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TV Review: The Last Enemy

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If you think you’re being watched, you’re not paranoid. If you know you’re being watched, you’re a realist. In our digital world, every move you make is being tracked by somebody who laughs at the notion that crosscut paper shredders enhance our personal security. In a universe of 1's and 0's, paper trails are replaced by bits and bytes colliding in cyberspace. You’re being watched all the time, from red light cameras to surveillance systems that rival Vegas planted in your neighborhood grocery to instantly accessible street view pictures of your domicile to every yahoo with a cell phone.

The Last Enemy, the debut entry of Masterpiece Contemporary (premiering on PBS Sunday 5 October, 9P EST) is a chilling, all too real cautionary tale about our devotion to security at the cost of personal identity. Originally broadcast earlier this year on BBC, the five-part miniseries is theoretically set in a near future, but its theme of a society underscored by personal surveillance strikes unnervingly close to home.

PhotobucketStephen Ezard (Benedict Cumberbatch, Atonement) returns to Britain from a four year stint in China, where he was researching the mathematical structure of the universe, to attend his brother Michael’s (Max Beesley) funeral. Michael was apparently killed by a roadside bomb in Afghanistan, and to Stephen’s surprise, he’s mourned by numerous acquaintances due to his relief work in the region. Even more surprising to Stephen is that he finds himself in an affair with his brother’s widow, Yasim (Anamaria Marinca) the same night. He was late for the funeral — she didn’t attend it.

If all that sounds a bit convoluted and more than a little murky, it’s because it is. It’s also the foundation around which most of the events in The Last Enemy revolve. Stephen is a stranger in his own land, which has instituted more stringent surveillance on its citizenry after a terrorist attack on London. He barely recognizes the England he left years ago, rife as it is with biometric ID cards, security cameras virtually everywhere, and the implementation of the “Total Information Awareness” program, which gives the government unfettered access to personal data of every citizen. It isn’t long, however, that Stephen finds himself the media spokesman for TIA.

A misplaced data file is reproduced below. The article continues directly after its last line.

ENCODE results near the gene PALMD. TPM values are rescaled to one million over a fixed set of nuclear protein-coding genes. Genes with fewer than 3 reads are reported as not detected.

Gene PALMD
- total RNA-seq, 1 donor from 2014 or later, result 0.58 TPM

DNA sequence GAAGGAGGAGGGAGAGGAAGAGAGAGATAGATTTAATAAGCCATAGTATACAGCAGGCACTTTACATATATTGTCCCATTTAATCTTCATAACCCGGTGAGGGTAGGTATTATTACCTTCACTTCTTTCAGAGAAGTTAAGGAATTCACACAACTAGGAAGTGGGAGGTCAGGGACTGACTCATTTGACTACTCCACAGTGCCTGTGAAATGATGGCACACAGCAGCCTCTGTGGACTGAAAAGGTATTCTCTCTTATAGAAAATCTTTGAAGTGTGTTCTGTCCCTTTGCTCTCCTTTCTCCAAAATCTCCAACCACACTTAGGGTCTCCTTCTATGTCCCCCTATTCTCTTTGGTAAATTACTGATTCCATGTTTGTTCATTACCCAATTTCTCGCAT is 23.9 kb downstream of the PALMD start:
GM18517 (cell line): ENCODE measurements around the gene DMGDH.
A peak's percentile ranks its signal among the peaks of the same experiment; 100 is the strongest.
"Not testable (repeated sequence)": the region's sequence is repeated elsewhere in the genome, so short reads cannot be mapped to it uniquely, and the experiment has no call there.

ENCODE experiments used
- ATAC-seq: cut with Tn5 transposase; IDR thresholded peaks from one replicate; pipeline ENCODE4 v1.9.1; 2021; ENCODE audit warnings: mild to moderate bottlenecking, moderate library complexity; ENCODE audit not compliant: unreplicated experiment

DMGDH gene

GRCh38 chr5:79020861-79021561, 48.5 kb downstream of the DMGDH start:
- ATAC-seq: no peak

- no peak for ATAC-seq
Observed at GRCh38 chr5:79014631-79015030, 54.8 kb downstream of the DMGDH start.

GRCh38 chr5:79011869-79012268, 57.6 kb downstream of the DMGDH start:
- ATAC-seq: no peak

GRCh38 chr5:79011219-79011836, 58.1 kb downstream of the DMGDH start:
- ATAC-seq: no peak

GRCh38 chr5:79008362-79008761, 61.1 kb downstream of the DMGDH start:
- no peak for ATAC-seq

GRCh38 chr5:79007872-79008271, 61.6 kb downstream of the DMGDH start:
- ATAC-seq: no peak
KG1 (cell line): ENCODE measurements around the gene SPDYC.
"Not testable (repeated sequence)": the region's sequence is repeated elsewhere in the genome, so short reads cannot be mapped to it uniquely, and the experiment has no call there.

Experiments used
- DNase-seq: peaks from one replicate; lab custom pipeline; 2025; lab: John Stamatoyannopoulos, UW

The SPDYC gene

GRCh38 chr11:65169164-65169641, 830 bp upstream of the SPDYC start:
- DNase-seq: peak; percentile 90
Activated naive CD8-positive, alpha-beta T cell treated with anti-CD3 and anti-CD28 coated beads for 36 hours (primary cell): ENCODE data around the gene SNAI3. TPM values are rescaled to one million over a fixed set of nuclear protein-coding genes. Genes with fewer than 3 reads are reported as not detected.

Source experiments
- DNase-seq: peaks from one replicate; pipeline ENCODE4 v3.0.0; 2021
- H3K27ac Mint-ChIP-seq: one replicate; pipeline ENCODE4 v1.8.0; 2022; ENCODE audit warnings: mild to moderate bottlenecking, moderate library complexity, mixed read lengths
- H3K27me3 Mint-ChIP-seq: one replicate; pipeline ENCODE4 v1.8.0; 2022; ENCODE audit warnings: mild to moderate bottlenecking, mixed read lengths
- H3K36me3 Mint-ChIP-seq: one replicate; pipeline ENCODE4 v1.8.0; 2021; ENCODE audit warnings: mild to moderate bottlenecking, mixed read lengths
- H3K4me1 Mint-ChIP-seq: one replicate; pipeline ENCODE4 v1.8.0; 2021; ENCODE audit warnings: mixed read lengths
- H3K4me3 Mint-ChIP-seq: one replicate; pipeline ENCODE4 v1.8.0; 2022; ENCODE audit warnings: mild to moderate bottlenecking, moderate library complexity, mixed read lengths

In the first episode, the viewer may come away feeling as confused as Stephen Ezard. He’s reintroduced to an old college flame, Elinor Brooke (Eva Birthistle, The State Within), who is now the minister responsible for pushing through Parliament. He’s also kidnapped and terrorized by a rogue government agent played by David Carlyle (The Full Monty), determined that the bewildered Ezard knows all about a conspiracy.

The Last Enemy looks at the side effects of a society trading personal freedoms in favor of heightened security, and the corruption that inevitably ensues when bureaucrats are imbued with power owing as much to corporate interests as it does to national security. In the end, it asks if the individual must be trampled, revealed as “the last enemy” of a secure state.

Throughout the miniseries, The Last Enemy holds that proposition close to its sleeve, and forces us to look at our willingness to sacrifice personal liberties in the name of the State’s greater good. That it does so as a taut action-mystery only enhances its message. It's to writer Peter Berry's (Prime Suspect 6: The Last Witness) that it's a tale that is so in tune with reality that it never comes off as obvious. In fact, nothing is as it seems at first glance. It’s not a series to watch casually, requiring the viewer pay attention to the clues it drops haphazardly along the way. But for the viewer willing to invest five and a half hours to unravel its mystery, it’s ultimately a satisfying, if often unsettling, experience.

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About Ray Ellis

  • JOHN

    I think he’s an AWESOME WRITER